From the lofty perch in his high bed the younger boy looks down and surveys his artistry. It’s three o’clock in the morning, and he’s been blowing chunks all night. He can see his handiwork clearly: spew on the wall, spew on the side of the bed, spew on the drapes, and, of course, spew on the carpet. A question occurs to him. Has he missed anything besides the bucket right next to him?
Ah! he says to himself. The toy box! And—bwup, bwup, blehhhhhhh-plthhh—he nails it dead on! A perfect projectile strike.
By morning there will be nothing that hasn’t been vomited upon. We’ll have in our possession a Picasso-Mapplethorpe original.
All of which is to say that at long last, on this thirteen-degree night, I’m reunited with my family for what is ironically referred to as spring break—much, I imagine, as “happy hour” is often spoken of. Inside this old farm house the fullness of parenting returns to me. There are many things we love about our children, we parents, but middle-of-the-night hurling isn’t one of them. Oh, in memory, sure enough, there’s a laugh to be had somewhere, and in the exquisite expressions of retrospection too, undoubtedly. But at three o’clock in the morning I hear no laughter. I hear yakking. I hear splats.
I love my boy. I don’t love this.
Triage begins in earnest when my espoused saint, the Chief Eye-Roller and Counter of Cocktails, rubs the sleep from her divine orbs and espies me sitting in a chair facing the eastern skyline, long since peach-colored and now clear and blue in this, the winter of our regurgitant. I’m barely visible beneath a stack of nearly eighty exams and essays, and grades are due tomorrow at high noon. We both know what this means: she’s drawn the short straw.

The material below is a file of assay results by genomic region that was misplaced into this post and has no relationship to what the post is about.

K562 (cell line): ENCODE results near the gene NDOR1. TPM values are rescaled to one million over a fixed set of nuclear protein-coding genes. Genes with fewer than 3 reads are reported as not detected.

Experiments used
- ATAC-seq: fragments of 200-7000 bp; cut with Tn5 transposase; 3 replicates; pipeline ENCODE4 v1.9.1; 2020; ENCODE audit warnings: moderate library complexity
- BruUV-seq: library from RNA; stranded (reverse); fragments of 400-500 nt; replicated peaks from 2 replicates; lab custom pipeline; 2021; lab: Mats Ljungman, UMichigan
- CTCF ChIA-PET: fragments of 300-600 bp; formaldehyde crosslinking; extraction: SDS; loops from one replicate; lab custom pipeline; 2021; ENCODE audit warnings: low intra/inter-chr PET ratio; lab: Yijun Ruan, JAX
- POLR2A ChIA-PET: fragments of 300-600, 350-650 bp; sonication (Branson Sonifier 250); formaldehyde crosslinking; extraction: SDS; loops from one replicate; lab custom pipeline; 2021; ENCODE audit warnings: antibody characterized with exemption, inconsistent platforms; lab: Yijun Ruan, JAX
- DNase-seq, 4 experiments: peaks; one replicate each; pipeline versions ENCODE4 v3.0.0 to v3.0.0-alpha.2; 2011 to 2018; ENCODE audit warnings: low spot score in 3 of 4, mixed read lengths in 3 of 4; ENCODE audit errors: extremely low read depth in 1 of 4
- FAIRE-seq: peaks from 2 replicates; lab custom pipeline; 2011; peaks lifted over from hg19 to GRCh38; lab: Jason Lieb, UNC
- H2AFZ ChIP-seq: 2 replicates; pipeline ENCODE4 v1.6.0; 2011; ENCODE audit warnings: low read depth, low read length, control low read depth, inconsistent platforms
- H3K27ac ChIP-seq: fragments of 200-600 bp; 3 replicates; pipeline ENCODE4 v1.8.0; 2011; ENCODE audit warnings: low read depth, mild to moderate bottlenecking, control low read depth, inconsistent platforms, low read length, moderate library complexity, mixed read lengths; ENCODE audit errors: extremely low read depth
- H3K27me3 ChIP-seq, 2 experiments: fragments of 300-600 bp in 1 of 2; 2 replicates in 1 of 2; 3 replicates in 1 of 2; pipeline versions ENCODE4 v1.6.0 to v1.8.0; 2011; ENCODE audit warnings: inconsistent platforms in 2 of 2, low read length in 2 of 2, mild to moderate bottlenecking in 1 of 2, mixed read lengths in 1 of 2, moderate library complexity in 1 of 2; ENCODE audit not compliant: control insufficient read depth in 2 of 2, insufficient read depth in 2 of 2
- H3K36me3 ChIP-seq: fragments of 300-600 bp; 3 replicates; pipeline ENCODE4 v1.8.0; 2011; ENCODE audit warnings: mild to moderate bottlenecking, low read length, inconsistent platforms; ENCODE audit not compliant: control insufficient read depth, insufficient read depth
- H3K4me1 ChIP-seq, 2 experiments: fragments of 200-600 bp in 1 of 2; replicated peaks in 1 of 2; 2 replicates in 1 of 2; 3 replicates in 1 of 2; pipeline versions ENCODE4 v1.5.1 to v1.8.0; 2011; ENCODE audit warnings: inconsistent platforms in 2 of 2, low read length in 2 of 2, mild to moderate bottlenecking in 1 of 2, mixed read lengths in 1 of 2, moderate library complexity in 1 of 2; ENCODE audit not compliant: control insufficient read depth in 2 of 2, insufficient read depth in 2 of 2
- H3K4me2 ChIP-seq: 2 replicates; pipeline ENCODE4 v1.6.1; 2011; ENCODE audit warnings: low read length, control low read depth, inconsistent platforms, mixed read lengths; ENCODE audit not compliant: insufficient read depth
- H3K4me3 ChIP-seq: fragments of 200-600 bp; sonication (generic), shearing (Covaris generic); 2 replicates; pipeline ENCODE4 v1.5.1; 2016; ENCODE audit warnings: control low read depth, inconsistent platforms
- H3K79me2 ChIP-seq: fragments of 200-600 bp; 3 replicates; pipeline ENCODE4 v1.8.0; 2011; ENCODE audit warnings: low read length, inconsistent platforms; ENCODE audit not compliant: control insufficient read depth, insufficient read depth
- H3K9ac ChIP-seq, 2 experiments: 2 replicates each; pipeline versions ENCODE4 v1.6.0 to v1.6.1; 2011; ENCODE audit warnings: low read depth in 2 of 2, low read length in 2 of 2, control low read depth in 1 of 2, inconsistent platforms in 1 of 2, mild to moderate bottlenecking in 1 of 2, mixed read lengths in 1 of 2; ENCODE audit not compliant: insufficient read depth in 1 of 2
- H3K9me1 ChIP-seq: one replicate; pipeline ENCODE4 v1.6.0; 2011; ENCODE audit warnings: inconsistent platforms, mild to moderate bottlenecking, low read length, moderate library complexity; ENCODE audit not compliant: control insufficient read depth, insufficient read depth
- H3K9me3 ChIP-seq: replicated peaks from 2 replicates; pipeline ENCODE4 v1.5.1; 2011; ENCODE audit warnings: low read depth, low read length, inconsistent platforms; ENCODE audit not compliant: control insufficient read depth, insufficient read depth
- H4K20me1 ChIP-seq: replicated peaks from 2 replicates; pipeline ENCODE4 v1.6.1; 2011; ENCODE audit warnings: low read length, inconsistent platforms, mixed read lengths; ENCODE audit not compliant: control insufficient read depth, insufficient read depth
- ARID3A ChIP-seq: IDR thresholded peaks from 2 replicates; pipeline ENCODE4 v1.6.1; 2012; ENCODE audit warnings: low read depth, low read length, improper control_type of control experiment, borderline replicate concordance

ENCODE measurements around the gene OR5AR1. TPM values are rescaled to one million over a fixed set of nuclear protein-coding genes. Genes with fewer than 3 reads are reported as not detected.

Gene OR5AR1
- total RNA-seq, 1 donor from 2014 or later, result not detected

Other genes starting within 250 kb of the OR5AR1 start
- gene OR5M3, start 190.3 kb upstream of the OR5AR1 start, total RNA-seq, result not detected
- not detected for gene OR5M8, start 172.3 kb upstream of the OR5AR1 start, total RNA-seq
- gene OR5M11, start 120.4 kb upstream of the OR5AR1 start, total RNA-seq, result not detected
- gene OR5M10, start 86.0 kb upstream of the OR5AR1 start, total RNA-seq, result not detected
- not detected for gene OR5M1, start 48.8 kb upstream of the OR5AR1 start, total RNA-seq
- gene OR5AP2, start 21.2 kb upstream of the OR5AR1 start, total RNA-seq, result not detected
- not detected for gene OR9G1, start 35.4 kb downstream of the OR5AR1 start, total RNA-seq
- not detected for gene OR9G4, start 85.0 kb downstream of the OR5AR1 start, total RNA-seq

I’ve been at it a while, and she’s just getting started, but our work is analogous. (I used to say this when she changed a diaper as I marked an essay.) The difference is that whereas her work will be short-lived, mine will be short-lived and smelly. Plus mine will take me a little longer.
And, by and by, just like that the term is over, grades are in, the gastric emesis is wiped clean (by God, I’d marry this girl all over again!), and I’m hobbling on a single crutch into a dusty domicile at Dumb-Ass Acres. To my great surprise there are men already gathered here and poised, it would appear, to work, though not working. If barf could translate into progress, my younger boy could show these men a thing or two.
“Here’s Festus,” says the builder.
“Ain’t that right, Matthew,” I say through my nose, and by an allusion I absolve them of their lack of urgency. A month has gone by, and I see what by way of progress? A floor and kitchen cabinets. For the last month I’ve been trying to explain to Honors students what the doctrine of progress has amounted to in the project we call Modernity. I should have brought them here for illustrations.
But, you know, easy come, easy go. I shoot the breeze with the builder and the electrician, who’s an overgrown version of Santa on which children’s Christmas special I can’t remember. I keep expecting this guy to yell, “Herbie!” But his apprentice is “Tommy,” who doesn’t want to be a dentist, and who keeps a jar of change at home because he’s planning to use the scratch to buy a new gun, except that while he was gone the other day his wife emptied the jar and bought a throw-rug.